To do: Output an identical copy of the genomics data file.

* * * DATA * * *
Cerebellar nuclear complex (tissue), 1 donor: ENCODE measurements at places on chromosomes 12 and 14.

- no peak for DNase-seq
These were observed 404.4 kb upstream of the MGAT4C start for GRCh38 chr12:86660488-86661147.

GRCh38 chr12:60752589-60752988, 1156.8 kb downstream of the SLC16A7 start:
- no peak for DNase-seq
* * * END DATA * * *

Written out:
Cerebellar nuclear complex (tissue), 1 donor: ENCODE measurements at places on chromosomes 12 and 14.

- no peak for DNase-seq
These were observed 404.4 kb upstream of the MGAT4C start for GRCh38 chr12:86660488-86661147.

GRCh38 chr12:60752589-60752988, 1156.8 kb downstream of the SLC16A7 start:
- no peak for DNase-seq